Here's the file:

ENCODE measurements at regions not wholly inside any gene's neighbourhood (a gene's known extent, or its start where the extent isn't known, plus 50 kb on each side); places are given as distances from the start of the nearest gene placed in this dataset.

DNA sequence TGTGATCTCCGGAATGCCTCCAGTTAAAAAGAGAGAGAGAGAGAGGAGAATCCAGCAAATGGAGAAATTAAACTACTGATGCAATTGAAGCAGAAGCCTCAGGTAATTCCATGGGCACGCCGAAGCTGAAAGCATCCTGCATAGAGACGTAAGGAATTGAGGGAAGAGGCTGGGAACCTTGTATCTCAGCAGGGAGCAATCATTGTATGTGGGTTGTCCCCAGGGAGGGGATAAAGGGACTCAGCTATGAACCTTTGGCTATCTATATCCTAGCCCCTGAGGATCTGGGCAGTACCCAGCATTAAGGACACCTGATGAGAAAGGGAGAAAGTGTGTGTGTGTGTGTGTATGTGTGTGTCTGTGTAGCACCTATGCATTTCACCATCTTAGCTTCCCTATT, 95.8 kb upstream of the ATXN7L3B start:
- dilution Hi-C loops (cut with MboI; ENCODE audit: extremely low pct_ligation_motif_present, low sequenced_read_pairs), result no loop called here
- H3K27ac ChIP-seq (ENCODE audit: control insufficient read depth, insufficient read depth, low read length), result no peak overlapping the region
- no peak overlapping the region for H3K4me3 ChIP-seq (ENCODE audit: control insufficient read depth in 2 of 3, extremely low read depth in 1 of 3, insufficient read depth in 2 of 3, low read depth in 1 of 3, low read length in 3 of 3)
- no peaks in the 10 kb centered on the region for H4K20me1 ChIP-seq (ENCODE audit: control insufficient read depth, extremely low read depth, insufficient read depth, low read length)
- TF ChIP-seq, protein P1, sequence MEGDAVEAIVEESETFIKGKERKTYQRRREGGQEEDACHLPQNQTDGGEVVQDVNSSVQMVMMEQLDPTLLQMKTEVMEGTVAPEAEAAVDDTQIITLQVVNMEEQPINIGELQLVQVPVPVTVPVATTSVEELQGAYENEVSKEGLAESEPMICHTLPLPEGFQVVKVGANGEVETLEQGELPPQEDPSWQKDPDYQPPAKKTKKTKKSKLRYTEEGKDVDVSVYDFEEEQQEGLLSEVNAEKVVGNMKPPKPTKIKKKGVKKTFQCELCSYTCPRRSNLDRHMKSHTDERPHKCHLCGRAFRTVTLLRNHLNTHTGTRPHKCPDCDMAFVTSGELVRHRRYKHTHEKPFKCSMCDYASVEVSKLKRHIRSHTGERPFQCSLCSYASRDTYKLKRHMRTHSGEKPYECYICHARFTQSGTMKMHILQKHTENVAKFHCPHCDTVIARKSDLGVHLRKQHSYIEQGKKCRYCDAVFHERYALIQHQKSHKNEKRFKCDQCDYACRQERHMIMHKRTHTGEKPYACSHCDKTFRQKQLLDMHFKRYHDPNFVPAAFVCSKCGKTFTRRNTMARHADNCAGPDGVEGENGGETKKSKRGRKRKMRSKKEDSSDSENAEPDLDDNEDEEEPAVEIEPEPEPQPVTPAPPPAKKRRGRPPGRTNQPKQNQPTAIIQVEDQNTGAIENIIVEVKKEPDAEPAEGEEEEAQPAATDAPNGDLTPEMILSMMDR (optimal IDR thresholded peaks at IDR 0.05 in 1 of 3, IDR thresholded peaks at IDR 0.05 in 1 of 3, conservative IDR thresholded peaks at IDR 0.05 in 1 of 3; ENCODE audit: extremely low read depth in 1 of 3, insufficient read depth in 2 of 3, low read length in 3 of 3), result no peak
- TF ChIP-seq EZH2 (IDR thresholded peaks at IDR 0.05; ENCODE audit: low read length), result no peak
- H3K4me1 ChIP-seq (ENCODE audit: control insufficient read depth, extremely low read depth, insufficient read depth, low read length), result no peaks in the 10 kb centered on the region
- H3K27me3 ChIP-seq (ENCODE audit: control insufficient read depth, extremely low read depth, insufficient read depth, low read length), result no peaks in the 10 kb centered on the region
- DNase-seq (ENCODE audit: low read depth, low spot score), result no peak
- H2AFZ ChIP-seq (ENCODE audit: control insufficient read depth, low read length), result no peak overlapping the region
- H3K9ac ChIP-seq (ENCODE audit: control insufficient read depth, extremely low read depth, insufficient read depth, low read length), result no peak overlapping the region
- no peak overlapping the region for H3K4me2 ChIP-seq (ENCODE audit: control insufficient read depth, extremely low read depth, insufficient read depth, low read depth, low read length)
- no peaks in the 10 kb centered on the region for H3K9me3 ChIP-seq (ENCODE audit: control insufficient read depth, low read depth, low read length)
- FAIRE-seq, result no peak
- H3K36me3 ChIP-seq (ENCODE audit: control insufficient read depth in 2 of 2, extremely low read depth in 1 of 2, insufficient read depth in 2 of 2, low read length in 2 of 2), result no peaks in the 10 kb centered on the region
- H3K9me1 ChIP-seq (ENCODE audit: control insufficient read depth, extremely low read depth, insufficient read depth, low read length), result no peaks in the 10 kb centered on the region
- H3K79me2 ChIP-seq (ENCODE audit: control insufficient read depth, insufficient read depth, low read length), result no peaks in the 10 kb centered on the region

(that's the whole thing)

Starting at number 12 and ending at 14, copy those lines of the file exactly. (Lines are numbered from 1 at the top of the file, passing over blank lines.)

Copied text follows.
- H2AFZ ChIP-seq (ENCODE audit: control insufficient read depth, low read length), result no peak overlapping the region
- H3K9ac ChIP-seq (ENCODE audit: control insufficient read depth, extremely low read depth, insufficient read depth, low read length), result no peak overlapping the region
- no peak overlapping the region for H3K4me2 ChIP-seq (ENCODE audit: control insufficient read depth, extremely low read depth, insufficient read depth, low read depth, low read length)